Studies
ALBANIAN IDENTITIES
by Antonina Zhelyazkova
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The Islamisation of the Albanians and its impact on the Albanian religious identity... (7)

A large-scale and comparatively rapid change in the religious identity of the Albanians, especially in the mountain rural communities, was in progress in the mid- and late 17th century and, with varying intensity, during the 18th century. In a sense, the abandonment of Catholicism and the Orthodox faith by the Albanians was formal and employed as a conscious strategic move aiming at their survival and admittance to the hierarchy of the local Ottoman administration. Furthermore, this explains the presence of dual religious identity among the Gegs, but also among the Tosks in the South. Crypto-Christian behaviour was characteristic of the Albanian territories in the period from the 17th up to the late 19th century. In order to evade interference by the Ottoman administration in their home affairs, in their austere clan traditions of hierarchy and communal self-government, many Albanian clans, especially among the mountaineers in the North, adopted Islam formally and lived as dual-faith believers, just as in the description given by Lady Montagu. Along with the new religion they continued to celebrate the old Christian festivals and saints, baptised their children, took Holy Communion, married Christian women, practices strictly forbidden by the Sheriat prescriptions. Bishop Zmajevi? established that "there is a vicious and disdainful custom to give Holy Communion to those who, in order to evade taxation, publicly profess Mohammedanism, and secretly - the Christian faith, infecting others by their example…"70  It is difficult to determine the role of the Catholic and Orthodox priests as shepherds of their flock, when the latter adopted Islam or sank into practising dual faith. According to M. Drinov's remarks, based on correspondence of Catholic envoys from their Albanian missions, the level of performance of the Catholic priests was extremely inadequate and they were often the first to adopt Islam and lead their flocks into conversion. Catholic priest Stefan Gaspari toured the Albanian eparchies in 1671-1672 and wrote that "the unworthy Catholic priests had not only been unable to maintain the faith in their flock, but also had utterly exterminated it by their foul life." In the eparchy of Dra? [modern Durrës] he met many Crypto-Christians, designated in the original by the Latin term of christiani occulti, who "overtly professed the Mohammedan faith, and secretly attended church to pray, confess their sins and take Holy Communion".71
Other scholars, like A. Zhelyazkova, to a degree P. Bartl and St. Skendi, hold the thesis that the local Catholic priests were closely linked with or were part of the family and clan ties in the highland communities and made efforts to be of service to their congregation. When, towards the middle of the 18th century, Pope Benedict XIV demanded in a special bull that the renegades, observing in secret the faith of their ancestors, should renounce Islam in public and profess Christianity openly, the population offered violent resistance to it, fully supported by their clerics.72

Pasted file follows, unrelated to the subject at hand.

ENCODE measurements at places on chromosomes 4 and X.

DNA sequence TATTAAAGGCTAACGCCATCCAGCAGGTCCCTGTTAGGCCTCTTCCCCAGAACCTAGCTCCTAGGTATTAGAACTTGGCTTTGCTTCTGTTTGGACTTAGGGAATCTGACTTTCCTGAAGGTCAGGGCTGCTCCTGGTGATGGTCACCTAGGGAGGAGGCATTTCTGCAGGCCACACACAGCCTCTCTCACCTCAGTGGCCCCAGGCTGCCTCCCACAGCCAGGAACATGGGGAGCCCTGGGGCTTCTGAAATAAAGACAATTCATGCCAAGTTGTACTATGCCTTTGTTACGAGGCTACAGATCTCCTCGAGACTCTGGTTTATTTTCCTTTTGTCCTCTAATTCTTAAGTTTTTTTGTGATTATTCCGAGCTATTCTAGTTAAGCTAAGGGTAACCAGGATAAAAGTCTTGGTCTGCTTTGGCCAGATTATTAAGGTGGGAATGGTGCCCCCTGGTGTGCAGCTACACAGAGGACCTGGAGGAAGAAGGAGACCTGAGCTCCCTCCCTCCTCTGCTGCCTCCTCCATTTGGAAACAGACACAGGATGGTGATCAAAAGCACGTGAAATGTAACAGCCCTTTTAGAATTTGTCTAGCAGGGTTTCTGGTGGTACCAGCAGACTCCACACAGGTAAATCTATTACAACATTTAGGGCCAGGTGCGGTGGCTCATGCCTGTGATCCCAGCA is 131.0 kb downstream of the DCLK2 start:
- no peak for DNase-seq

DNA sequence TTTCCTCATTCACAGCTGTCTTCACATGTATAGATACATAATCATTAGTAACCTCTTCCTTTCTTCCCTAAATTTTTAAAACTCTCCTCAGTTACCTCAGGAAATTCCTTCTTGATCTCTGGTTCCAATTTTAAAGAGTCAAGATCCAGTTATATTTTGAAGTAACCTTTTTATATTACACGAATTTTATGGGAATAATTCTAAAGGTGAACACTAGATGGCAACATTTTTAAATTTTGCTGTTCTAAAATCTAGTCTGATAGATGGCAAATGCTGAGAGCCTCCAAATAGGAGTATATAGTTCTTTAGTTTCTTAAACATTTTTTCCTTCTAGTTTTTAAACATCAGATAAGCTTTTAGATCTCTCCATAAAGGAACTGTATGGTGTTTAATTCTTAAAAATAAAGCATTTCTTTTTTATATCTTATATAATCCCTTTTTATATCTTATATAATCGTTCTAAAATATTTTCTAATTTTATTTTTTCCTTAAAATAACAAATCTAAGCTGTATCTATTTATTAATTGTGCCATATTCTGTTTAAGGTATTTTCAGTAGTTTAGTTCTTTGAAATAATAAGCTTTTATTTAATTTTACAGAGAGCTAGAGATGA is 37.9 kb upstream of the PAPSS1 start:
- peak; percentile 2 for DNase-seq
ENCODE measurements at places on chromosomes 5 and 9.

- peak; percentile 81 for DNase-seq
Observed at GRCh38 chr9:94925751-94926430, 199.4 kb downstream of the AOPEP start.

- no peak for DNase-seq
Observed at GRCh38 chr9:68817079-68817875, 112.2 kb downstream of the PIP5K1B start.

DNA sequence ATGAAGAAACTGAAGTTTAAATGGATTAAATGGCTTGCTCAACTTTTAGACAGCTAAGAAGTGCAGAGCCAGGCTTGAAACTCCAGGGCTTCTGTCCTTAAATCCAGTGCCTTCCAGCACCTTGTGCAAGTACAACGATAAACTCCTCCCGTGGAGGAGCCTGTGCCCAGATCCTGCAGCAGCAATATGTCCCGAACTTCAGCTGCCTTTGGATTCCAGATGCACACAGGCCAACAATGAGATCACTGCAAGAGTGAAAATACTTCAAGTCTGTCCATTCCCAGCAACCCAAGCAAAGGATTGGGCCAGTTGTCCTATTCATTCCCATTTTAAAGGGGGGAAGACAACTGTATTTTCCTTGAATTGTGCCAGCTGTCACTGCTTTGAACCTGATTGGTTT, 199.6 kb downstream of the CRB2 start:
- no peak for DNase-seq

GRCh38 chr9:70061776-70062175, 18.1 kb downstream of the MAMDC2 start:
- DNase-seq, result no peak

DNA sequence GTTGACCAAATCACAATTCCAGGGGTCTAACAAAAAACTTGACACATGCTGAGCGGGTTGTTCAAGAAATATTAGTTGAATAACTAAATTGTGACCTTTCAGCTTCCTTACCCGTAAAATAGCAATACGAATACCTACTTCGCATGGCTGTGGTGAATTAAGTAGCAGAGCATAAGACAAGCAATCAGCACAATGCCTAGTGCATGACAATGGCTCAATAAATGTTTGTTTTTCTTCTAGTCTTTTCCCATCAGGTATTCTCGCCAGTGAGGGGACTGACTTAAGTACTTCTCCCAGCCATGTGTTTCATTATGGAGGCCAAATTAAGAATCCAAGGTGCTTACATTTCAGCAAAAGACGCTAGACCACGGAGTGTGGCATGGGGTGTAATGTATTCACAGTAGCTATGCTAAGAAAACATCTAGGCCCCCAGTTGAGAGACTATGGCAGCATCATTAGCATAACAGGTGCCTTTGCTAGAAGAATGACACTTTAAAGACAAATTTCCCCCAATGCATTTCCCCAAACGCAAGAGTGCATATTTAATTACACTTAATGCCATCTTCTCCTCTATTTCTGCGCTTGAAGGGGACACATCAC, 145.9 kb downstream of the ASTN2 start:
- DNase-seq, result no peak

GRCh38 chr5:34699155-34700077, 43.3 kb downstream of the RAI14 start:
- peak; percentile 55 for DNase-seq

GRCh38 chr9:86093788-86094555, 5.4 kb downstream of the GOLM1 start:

As for the Orthodox priests, they were not only notorious for their ignorance, but also for the abuse of church tax collection. Besides, both the Catholic and the Orthodox population were levied with special taxes and duties. Since the time of Sultan Mehmed II, with the integration of the Orthodox Church in the system of the central Ottoman power, the Greek Patriarchate of Constantinople exacted a heavy fiscal regime on all Christians. Part of the church taxes were collected with a view of paying out what was known as peshkesh - a sum contributed by the Greek patriarchs to the state treasury in return for their right to be assigned to their position with an official document (berat). Along with these sums, the size of which was constantly growing, the Orthodox population gave also ecclesiastical miri rüsüm, comprising taxes and duties received by the metropolitans from the eparchies under their jurisdiction. There were a great number of other taxes collected on a voluntary or compulsory basis. Their collectors acted with the assistance and under the protection of the local Ottoman administrative bodies, usually bribed to turn a blind eye to malpractice.



70 Bartl, P. Kryptochristentum und Formen des religi?sen Synkretismus in Albanien. - In: Grazer und M?nchener Balkanologische Studien. M?nchen, 1967, p. 118.
71
72 See: Skendi, St. Crypto-Christianity in the Balkan Area under the Ottomans. - In: Slavic Review, No 2, 1967, pp. 242-246.
Historical background. Ethnogenesis
The Albanian identity and the geographical environment.
George Kastrioti - Skanderbeg's resistance to the Ottomans. Heroicity as part of the Albanian individuality.
Ottoman colonisation and establishment of the new administration.
The Islamisation of the Albanians and its impact on the Albanian religious identity.
The Balkans Revival in the 19th century and the Albanian patriotic ideas
The two world wars, the occupation periods and the frustration of the Albanian national strivings and anticipations for independence.
The survival of the Albanian identities under Enver Hoxha. The role of the isolationist policy of the regime in Tirana.

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